9 March 2022 11:00 AM GMT
The Madhya Pradesh High Court, Indore Bench recently dismissed two petitions in the nature of Public Interest Litigation, seeking action against a government hospital for its alleged negligence that led to disruption of oxygen supply, causing death of its 17 patients. The division bench of Justice Vivek Rusia and Justice Amar Nath (Kesharwani) was dealing with two writ petitions in...
The Madhya Pradesh High Court, Indore Bench recently dismissed two petitions in the nature of Public Interest Litigation, seeking action against a government hospital for its alleged negligence that led to disruption of oxygen supply, causing death of its 17 patients.
The division bench of Justice Vivek Rusia and Justice Amar Nath (Kesharwani) was dealing with two writ petitions in the nature of PIL, whereby the Petitioners were seeking criminal as well as disciplinary action against the persons responsible for the death of innocent people along with a heavy amount of compensation to family members of the victims. By way of interim relief, they had also sought for an investigation/inquiry by an independent agency, headed by a retired High Court Judge.
Facts of the case were that a news was published by a local newspaper, that on the night of 21-22.06.2017, 17 persons died on account of disruption in the supply of oxygen in various wards of Maharaja Yashwantrao Hospital (M.Y. Hospital), Indore. The then Commissioner, Indore as well as Superintendent of M.Y. Hospital had denied the aforesaid reasons behind these deaths.
The Management of the Hospital had conducted an internal inquiry and concluded that the condition of all the 17 patients was critical and they died because of illness and not due to lack of oxygen. It was held that there was no such disruption in oxygen supply in the entire M.Y. Hospital. The Medical Officer of the Hospital submitted before the Court that the allegations levelled in the petition were baseless and only made in order to defame the medical facilities given by the Government, free of cost. The State, on its part, submitted before the Court that no one from the family of deceased had made any complaint either to the police or the management of the Hospital, and hence, the petitions were liable to be dismissed.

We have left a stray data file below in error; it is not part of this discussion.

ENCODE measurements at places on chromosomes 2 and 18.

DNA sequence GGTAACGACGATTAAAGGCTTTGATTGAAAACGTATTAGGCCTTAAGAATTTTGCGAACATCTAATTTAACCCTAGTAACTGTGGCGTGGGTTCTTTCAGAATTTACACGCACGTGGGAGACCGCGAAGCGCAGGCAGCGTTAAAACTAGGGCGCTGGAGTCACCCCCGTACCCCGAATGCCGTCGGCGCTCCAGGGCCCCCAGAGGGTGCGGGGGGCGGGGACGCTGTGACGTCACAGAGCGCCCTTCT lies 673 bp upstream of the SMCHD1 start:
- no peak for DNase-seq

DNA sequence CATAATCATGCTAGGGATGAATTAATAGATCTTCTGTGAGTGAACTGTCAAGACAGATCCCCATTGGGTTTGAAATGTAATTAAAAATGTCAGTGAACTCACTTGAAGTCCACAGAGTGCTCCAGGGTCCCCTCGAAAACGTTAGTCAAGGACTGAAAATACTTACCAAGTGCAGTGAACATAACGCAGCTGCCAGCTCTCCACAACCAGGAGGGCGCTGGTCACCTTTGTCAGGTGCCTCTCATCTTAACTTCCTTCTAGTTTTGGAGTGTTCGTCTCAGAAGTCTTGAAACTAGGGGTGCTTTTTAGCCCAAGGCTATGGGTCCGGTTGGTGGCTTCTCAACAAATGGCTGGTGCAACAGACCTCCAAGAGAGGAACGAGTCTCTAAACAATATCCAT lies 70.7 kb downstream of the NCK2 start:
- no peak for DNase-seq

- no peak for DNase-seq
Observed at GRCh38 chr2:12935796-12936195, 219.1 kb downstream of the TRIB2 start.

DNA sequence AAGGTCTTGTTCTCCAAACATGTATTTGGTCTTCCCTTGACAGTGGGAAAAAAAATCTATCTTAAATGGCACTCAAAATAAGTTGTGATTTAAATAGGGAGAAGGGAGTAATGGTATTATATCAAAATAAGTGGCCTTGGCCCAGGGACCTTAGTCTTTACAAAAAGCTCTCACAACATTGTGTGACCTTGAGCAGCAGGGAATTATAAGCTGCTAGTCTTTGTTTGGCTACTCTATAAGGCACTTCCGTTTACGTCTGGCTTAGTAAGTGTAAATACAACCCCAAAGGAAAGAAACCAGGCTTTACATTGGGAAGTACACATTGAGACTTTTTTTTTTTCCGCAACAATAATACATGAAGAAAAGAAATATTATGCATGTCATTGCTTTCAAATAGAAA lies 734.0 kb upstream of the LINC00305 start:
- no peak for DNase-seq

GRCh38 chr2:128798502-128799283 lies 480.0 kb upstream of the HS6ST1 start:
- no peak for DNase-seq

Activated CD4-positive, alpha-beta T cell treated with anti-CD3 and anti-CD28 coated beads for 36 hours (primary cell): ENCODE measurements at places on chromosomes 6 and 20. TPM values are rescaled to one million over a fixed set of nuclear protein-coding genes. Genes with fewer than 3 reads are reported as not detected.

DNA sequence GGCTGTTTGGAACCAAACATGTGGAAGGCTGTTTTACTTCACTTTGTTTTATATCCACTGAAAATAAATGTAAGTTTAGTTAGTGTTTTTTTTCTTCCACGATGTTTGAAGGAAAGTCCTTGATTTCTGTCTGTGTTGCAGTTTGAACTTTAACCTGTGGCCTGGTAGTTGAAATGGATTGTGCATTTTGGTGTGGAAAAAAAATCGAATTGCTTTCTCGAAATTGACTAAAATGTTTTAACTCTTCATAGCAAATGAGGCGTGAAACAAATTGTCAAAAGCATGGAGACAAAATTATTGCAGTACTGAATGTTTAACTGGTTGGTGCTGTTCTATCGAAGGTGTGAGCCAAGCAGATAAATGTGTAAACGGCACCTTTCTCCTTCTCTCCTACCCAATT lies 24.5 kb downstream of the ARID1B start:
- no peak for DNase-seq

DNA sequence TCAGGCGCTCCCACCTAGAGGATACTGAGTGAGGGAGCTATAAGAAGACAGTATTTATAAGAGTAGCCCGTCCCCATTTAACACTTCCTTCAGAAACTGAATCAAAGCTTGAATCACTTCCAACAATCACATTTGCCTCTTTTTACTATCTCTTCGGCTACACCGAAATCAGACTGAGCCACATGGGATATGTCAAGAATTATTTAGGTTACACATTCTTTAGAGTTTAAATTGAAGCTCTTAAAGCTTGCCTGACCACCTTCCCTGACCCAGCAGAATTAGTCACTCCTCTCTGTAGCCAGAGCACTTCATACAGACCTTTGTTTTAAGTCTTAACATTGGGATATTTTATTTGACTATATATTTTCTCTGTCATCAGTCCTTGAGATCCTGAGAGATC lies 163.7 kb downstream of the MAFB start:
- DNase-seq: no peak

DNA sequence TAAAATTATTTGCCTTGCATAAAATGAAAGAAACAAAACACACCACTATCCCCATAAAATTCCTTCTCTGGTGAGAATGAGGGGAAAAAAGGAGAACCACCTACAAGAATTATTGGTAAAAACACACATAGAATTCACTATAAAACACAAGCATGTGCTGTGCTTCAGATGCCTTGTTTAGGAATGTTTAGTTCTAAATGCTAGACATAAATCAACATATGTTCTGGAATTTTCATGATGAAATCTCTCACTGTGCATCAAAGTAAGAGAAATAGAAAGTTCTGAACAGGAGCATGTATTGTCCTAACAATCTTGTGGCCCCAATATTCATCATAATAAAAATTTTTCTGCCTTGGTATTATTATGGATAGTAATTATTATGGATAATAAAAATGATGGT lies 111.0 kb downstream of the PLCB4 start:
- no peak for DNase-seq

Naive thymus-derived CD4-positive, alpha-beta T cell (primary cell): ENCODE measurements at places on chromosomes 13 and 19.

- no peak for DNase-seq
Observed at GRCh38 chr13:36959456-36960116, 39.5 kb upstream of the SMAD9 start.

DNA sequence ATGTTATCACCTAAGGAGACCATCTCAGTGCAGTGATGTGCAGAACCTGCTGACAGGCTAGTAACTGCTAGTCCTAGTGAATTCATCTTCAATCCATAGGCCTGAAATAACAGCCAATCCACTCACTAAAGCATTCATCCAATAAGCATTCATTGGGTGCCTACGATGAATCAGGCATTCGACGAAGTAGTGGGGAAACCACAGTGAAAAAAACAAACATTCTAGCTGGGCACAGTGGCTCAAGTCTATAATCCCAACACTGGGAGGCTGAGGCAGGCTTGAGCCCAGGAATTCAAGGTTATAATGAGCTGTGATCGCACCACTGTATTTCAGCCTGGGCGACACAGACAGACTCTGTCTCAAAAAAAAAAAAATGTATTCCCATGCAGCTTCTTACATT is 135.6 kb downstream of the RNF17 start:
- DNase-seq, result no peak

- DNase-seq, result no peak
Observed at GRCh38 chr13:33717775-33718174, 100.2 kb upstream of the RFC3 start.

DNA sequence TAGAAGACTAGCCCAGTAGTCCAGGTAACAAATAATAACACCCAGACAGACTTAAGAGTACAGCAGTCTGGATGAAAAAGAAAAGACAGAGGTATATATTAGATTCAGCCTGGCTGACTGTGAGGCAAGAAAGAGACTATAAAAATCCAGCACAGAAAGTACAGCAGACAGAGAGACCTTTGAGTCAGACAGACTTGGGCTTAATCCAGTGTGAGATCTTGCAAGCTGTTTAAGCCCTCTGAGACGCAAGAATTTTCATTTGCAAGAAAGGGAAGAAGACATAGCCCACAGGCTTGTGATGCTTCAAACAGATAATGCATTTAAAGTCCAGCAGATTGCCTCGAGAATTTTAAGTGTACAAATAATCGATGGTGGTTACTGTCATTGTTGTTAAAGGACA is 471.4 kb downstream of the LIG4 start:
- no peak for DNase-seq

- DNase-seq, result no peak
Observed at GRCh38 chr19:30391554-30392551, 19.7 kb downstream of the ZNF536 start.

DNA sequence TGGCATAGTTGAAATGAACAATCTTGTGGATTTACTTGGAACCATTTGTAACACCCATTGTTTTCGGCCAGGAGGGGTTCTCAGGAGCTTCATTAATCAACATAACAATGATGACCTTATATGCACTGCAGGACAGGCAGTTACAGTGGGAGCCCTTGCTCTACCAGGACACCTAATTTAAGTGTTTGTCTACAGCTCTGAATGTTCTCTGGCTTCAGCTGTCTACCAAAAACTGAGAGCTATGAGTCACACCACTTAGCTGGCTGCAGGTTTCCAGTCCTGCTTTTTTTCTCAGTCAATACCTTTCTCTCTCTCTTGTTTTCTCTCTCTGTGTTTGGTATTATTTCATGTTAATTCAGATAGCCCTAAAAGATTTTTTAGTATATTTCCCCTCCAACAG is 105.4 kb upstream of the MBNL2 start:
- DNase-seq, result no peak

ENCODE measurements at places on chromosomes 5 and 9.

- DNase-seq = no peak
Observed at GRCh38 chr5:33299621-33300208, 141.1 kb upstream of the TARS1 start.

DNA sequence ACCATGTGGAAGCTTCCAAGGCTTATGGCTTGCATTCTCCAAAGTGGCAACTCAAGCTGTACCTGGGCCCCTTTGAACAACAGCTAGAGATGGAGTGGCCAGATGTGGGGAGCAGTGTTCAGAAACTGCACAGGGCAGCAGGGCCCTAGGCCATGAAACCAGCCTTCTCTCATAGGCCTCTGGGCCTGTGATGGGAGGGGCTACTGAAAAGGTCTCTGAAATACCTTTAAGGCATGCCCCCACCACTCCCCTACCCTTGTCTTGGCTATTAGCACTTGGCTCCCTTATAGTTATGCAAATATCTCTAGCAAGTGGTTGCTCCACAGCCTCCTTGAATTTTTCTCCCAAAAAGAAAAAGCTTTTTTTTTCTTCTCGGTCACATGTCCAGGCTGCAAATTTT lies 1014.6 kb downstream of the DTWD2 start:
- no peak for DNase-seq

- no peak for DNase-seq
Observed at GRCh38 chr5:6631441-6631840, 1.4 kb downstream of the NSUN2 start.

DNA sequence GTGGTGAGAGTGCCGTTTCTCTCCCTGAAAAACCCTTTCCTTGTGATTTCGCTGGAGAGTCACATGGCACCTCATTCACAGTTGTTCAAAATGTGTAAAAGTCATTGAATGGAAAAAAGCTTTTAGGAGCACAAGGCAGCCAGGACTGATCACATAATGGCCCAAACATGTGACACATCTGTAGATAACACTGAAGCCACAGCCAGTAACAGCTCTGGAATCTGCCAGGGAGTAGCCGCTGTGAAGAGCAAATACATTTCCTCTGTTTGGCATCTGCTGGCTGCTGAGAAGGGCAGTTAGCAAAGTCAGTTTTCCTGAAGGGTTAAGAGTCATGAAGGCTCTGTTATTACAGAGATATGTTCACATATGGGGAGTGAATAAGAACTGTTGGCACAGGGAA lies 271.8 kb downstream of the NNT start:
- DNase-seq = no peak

Perusing the submissions of parties and documents on record, the Court noted that the Petitioners approached the Court only on the basis of a news report-
These writ petitions (PIL) are only based on the news published in various newspapers suspecting the death of 17 patients in M.Y. Hospital due to disruption in oxygen supply. Apart from paper news, not a single material has been filed in these petitions to support the allegations. The petitioners have presumed that the death occurred due to shortage of supply of oxygen, corruption, negligence etc. on the part of the Management of M.Y. Hospital. It is very easy for newspaper agencies or the general public to blame the Government institutions.
The Court further observed that before making such serious allegations, the Petitioners should've conduced a basic inquiry-
The Government is spending so much amount to provide free medical facilities to persons who cannot afford expensive treatment in a private hospital, therefore, before making such serious allegations in the newspaper as well as by way of the writ petition, a basic inquiry ought to have been conducted.
The Court noted that the Respondents had given a detailed reply with respect to the capacity and facilities provided by the Hospital. It further took note of their submission that each of the 17 patients was in a critical condition and died due to illness. The Court also observed that as many as six Government Officers from different departments had jointly inspected the oxygen plant and found that there was no malfunctioning as well as disruption in oxygen supply. It opined that it had no reasons to disbelieve their reports, and therefore, filling of the PIL concerned, based on newspapers, was nothing but misuse of the process of law. Accordingly, it held that-
These two writ petitions were filed in the year 2017 and 50 times, all these petitions were listed before this Court only because the newspaper reporter has assumed that death took place due to disruption of oxygen supply and due to such insinuation, havoc has been created and petitioners have rushed to this Court by filing these writ petitions showing concern about the death without inquiring the matter. Had it been a case that death occurred due to negligence, the police would have registered FIR suo motu but no case has been registered, no complaint has been made either to the police or the Management of M.Y. Hospital, therefore, we are not inclined to entertain these petitions.
With the aforesaid observations, the Court dismissed the petitions, imposing cost of Rs.10,000 each on Petitioners, and further directed that the amount would go to the Hospital.
Case Title: Pramod Kumar v. State of Madhya Pradesh
Citation: 2022 LiveLaw (MP) 67
Click Here To Read/Download Judgment